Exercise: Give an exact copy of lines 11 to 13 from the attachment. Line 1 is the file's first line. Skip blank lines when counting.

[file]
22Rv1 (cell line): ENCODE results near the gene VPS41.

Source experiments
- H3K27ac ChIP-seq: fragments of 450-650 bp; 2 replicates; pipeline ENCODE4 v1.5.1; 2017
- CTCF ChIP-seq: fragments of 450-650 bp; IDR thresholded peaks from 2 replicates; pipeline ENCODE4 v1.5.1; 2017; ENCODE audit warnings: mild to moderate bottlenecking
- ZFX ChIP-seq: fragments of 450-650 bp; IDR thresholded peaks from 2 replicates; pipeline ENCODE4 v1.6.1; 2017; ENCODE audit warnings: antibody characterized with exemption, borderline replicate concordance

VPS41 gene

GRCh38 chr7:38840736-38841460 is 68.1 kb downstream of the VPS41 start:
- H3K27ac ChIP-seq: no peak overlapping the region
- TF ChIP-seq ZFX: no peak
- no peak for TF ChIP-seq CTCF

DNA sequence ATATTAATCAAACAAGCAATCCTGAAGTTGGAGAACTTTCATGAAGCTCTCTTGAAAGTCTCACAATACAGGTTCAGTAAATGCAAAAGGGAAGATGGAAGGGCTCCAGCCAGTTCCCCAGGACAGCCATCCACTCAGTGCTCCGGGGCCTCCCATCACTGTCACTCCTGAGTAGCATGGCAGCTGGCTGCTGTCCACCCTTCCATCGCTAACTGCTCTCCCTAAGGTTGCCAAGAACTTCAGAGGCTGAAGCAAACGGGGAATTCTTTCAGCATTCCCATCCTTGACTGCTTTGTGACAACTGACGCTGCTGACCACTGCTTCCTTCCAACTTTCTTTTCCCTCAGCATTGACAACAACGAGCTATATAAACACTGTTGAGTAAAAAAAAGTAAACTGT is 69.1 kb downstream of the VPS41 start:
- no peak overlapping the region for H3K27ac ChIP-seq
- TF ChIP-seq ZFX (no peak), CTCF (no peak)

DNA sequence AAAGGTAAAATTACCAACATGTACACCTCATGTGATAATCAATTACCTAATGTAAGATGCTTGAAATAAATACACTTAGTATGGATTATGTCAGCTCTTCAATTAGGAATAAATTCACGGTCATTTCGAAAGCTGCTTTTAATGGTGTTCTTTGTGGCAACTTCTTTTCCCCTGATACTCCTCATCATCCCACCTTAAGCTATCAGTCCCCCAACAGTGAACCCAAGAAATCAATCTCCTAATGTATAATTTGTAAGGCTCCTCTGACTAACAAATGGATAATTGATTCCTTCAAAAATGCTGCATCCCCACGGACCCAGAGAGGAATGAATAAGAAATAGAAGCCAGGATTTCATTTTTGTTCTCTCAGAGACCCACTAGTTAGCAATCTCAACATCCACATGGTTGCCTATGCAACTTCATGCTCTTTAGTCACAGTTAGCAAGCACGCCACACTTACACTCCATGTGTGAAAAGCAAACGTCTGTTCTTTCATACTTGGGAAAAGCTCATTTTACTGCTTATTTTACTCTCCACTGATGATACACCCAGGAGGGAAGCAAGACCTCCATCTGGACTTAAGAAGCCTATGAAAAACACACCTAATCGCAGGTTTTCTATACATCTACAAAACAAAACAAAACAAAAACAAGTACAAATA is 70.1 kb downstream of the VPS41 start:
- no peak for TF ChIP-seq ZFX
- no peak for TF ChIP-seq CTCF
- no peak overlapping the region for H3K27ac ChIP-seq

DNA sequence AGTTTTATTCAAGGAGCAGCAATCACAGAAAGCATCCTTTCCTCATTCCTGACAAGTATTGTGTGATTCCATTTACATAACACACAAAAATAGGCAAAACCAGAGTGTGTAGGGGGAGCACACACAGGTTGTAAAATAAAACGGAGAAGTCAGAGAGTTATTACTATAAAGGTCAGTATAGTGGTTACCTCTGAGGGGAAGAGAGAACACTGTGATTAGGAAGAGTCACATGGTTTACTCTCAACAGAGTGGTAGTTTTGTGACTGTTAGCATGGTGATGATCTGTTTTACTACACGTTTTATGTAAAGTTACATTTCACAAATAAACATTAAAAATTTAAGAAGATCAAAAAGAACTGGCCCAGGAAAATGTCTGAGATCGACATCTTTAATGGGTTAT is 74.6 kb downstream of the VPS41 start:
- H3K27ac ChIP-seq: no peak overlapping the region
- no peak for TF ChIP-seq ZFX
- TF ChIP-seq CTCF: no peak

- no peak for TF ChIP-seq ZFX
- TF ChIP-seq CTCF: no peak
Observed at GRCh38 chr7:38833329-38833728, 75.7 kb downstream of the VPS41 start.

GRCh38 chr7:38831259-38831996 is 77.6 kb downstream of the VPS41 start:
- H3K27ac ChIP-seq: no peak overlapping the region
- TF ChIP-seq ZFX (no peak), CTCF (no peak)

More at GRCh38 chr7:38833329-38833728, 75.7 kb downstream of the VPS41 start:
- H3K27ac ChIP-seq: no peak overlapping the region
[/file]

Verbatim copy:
DNA sequence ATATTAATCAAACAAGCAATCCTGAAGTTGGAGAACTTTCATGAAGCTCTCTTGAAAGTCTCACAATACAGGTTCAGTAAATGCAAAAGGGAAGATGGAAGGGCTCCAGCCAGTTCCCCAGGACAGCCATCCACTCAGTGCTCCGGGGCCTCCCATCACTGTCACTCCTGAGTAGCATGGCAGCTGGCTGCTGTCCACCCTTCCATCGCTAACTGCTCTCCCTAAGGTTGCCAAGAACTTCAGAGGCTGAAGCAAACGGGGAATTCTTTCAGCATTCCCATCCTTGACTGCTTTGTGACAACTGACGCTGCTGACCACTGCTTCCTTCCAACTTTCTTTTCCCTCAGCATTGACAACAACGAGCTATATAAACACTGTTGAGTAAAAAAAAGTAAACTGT is 69.1 kb downstream of the VPS41 start:
- no peak overlapping the region for H3K27ac ChIP-seq
- TF ChIP-seq ZFX (no peak), CTCF (no peak)